Mental illness is always something that is considered a bad thing that brings doom and gloom to peoples live, there’s nothing ever really positive written about it and I’m not surprised as it can be the most painful suffering someone might ever go through. Being in recovery for the past four years, I feel like I have been able to see my own mental health as something that isn’t all negative or bad. It’s actually taught me a lot of good valued life lessons that I would even consider very positive. It might make you think of your own struggles and might help you to rethink some of the experiences you’ve been through, was there anything positive or valued you could take away from it? Here are a few of the positive lessons I’ve learnt!
1. I’ve become more and more grateful – I’ve always tried to be appreciated and thankful for the things in my life, but since suffering with poor mental health I have really realised how important being grateful is. I’m so grateful for the people I have in my life currently and those in the past who ever helped me through any of my struggles, in particular my family who have stuck by my side through absolutely everything, my friend Amy who helped me overcome and get through many tough situations, my boyfriend Matt who made me realise how truly beautiful life can be, all of my blogger friends who always share their support and my therapist who has given me the chance to learn so much about myself.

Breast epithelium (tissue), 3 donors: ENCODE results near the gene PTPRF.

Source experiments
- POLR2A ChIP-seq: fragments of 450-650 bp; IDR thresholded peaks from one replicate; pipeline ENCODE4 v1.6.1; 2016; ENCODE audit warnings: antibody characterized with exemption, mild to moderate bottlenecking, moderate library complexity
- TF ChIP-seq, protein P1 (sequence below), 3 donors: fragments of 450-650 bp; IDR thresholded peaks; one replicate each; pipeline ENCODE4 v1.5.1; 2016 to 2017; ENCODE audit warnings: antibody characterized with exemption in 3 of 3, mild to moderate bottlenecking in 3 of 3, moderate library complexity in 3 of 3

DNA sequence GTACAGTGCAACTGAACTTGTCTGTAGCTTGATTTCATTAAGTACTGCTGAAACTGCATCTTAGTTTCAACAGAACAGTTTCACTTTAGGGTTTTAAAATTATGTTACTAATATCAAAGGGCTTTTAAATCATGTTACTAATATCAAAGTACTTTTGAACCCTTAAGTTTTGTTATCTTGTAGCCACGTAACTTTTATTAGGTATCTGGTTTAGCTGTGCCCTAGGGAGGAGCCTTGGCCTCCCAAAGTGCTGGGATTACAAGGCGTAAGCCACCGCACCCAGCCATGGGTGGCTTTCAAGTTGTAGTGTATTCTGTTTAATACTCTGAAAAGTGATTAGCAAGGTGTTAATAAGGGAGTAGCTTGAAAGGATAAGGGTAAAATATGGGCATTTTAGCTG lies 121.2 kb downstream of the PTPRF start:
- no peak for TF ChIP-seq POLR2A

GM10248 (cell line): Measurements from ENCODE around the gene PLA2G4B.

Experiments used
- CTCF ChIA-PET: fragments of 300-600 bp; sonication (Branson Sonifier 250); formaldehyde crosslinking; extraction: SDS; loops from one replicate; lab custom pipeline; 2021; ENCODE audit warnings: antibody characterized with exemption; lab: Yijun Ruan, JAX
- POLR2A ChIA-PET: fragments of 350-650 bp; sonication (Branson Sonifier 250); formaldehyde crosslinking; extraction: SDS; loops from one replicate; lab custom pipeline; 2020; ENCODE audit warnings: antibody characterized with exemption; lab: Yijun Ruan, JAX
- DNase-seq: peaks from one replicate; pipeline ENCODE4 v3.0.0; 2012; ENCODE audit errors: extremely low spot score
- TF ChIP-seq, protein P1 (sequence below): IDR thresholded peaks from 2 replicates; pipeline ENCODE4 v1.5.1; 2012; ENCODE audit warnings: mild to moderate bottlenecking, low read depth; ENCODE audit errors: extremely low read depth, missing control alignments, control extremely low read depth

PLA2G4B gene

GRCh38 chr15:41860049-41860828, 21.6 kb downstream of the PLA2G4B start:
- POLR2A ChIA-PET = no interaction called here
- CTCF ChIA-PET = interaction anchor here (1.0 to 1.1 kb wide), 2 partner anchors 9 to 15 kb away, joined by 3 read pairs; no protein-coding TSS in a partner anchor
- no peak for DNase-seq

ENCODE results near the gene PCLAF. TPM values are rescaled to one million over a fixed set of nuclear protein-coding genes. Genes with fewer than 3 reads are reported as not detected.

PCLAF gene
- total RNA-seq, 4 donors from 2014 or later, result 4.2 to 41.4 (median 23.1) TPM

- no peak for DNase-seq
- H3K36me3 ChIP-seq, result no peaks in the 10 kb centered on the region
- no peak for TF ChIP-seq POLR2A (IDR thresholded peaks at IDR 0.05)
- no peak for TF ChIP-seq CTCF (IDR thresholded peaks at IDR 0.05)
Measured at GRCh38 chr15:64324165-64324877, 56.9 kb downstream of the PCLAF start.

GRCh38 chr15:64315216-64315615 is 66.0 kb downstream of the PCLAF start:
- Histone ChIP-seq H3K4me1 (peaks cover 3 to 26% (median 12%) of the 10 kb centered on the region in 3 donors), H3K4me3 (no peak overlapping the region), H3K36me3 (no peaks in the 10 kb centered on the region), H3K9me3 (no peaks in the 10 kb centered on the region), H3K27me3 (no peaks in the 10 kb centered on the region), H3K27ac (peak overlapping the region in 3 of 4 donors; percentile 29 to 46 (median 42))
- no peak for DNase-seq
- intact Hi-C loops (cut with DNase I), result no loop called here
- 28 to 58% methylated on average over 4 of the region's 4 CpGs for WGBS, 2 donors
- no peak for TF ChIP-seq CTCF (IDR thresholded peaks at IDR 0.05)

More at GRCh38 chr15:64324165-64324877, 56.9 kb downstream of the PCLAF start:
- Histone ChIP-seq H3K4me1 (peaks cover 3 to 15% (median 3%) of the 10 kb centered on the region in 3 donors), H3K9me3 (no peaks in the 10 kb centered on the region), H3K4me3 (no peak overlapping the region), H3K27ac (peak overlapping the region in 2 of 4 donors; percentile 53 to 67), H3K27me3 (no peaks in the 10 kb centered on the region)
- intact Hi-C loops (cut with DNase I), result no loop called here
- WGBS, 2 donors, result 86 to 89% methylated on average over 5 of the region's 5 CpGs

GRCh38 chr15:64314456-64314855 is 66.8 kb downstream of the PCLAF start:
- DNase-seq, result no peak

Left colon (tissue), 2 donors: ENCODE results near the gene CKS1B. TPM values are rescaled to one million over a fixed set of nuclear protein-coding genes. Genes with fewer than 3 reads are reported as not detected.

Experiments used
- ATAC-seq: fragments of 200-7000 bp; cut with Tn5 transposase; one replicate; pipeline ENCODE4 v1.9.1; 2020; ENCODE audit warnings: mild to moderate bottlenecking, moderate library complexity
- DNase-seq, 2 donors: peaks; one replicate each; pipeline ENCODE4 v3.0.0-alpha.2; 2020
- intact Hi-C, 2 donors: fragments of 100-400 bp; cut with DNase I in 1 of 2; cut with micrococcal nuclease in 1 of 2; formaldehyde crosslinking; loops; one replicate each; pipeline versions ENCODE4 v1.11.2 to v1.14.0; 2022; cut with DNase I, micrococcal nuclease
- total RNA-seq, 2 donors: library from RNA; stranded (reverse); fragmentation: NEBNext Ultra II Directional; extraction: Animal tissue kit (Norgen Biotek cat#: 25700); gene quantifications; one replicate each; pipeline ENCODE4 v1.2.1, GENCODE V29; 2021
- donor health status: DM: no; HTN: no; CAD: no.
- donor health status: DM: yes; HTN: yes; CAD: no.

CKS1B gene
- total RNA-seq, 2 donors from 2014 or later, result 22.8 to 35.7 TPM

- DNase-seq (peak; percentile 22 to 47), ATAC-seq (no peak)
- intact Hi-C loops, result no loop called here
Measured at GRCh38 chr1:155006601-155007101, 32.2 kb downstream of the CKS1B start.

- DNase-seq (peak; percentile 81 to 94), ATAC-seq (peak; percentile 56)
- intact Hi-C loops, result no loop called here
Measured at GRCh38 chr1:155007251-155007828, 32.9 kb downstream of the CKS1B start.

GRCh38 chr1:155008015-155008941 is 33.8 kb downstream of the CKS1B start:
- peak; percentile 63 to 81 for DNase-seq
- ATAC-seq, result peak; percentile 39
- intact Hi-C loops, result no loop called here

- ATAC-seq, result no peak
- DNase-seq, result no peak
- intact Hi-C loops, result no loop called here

It isn’t just the people who have made me super grateful, I’m even thankful for the not so good days and those boring average days no one ever really talks about. They have helped me appreciate the good times and have enabled me to be at peace with these days. I’m also grateful the little things in life like having a good night’s sleep, eating the foods I enjoy and love, being able to get outside into the fresh air, being able to run this blog and earn a small income from it, to have the interests that I have and to be able to make memories.
I’m also grateful for the fact I have the time to try and try again. I have the chance to learn and grow. This has helped me really understand what happiness feels like and what it is really all about. The list of things I am grateful for is endless. I could never not be grateful because I feel so lucky to have what I have and also be given the chance to learn from my own experiences.